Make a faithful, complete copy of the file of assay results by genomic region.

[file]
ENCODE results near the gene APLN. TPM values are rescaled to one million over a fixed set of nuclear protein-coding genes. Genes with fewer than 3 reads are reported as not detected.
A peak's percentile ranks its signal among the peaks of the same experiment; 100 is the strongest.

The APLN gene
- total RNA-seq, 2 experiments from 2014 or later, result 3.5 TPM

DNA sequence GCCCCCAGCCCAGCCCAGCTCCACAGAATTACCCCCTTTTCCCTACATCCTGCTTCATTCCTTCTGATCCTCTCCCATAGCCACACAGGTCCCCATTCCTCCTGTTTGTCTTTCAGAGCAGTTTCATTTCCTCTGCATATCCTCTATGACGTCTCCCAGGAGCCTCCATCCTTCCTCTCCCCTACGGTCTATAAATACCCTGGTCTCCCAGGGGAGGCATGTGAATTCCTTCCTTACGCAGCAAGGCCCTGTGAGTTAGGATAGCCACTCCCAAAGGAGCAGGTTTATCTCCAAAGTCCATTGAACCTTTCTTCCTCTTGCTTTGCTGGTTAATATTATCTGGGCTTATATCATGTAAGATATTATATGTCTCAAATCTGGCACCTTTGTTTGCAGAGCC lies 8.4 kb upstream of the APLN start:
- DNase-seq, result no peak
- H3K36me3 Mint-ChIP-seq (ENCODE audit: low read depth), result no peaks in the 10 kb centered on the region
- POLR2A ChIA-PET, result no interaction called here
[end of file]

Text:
ENCODE results near the gene APLN. TPM values are rescaled to one million over a fixed set of nuclear protein-coding genes. Genes with fewer than 3 reads are reported as not detected.
A peak's percentile ranks its signal among the peaks of the same experiment; 100 is the strongest.

The APLN gene
- total RNA-seq, 2 experiments from 2014 or later, result 3.5 TPM

DNA sequence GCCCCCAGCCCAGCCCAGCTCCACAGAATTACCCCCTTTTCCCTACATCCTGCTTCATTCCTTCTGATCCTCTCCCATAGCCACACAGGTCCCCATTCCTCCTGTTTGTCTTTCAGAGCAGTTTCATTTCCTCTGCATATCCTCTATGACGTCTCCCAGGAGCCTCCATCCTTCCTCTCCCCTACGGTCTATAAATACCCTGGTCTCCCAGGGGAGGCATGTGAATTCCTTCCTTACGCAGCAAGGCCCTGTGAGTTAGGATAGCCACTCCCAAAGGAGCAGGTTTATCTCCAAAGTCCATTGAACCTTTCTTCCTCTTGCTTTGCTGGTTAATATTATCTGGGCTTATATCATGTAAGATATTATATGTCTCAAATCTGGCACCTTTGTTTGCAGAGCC lies 8.4 kb upstream of the APLN start:
- DNase-seq, result no peak
- H3K36me3 Mint-ChIP-seq (ENCODE audit: low read depth), result no peaks in the 10 kb centered on the region
- POLR2A ChIA-PET, result no interaction called here